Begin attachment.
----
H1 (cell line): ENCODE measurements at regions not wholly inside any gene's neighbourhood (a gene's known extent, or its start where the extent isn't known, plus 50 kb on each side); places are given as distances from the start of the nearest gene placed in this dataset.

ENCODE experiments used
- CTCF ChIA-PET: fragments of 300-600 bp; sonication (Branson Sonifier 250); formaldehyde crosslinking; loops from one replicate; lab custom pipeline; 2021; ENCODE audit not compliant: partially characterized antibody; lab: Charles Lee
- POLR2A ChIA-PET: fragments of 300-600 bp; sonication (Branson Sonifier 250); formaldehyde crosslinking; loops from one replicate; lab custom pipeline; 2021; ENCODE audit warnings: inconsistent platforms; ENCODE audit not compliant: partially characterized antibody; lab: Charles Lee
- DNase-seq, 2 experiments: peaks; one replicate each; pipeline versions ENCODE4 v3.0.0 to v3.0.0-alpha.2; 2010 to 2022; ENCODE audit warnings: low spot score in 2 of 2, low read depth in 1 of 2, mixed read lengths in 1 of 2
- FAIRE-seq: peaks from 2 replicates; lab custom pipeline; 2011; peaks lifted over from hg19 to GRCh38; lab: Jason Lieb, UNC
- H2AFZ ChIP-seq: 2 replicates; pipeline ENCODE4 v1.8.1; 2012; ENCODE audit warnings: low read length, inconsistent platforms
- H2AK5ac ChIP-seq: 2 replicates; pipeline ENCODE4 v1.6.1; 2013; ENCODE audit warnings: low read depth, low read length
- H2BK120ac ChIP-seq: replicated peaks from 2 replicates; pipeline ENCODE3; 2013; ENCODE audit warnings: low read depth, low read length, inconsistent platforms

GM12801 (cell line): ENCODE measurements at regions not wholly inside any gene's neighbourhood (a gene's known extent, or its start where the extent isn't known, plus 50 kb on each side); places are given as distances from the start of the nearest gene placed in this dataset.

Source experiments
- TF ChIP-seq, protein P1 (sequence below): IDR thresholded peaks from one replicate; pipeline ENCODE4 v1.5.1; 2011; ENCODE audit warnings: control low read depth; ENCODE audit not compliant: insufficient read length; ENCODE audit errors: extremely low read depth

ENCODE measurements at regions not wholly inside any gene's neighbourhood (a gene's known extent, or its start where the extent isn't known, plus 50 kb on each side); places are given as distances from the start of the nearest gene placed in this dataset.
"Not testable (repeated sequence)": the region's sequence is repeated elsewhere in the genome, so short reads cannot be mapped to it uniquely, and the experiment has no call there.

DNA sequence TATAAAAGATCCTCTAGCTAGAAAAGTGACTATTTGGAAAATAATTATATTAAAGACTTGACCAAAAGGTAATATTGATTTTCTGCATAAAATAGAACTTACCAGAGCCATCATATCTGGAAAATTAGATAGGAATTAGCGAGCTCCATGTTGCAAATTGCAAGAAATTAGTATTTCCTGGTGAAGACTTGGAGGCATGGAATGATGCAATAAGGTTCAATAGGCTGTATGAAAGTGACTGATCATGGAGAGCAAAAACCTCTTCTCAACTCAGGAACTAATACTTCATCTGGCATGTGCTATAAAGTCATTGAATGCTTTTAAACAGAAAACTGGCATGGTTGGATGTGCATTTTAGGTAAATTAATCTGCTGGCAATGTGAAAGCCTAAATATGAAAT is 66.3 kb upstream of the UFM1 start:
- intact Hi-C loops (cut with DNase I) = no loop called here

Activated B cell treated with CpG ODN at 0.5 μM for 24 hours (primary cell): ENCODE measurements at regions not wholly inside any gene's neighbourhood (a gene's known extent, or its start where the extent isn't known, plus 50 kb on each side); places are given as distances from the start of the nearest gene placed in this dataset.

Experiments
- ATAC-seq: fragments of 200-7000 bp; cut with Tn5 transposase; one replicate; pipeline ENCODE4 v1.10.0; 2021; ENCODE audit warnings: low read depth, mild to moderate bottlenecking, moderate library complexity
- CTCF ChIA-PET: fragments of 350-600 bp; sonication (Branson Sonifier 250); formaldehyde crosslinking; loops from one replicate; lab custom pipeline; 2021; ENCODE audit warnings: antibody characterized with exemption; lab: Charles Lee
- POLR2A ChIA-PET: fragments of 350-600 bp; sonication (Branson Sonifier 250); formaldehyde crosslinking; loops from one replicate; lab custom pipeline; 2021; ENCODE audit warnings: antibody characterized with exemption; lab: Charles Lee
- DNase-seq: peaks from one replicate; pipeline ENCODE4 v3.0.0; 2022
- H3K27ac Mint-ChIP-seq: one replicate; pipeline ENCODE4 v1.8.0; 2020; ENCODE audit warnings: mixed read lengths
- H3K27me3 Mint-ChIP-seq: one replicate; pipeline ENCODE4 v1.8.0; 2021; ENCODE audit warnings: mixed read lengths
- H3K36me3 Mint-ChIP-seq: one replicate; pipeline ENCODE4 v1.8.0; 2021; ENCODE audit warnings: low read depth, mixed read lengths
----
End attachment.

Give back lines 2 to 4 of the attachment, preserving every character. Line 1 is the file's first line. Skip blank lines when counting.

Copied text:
ENCODE experiments used
- CTCF ChIA-PET: fragments of 300-600 bp; sonication (Branson Sonifier 250); formaldehyde crosslinking; loops from one replicate; lab custom pipeline; 2021; ENCODE audit not compliant: partially characterized antibody; lab: Charles Lee
- POLR2A ChIA-PET: fragments of 300-600 bp; sonication (Branson Sonifier 250); formaldehyde crosslinking; loops from one replicate; lab custom pipeline; 2021; ENCODE audit warnings: inconsistent platforms; ENCODE audit not compliant: partially characterized antibody; lab: Charles Lee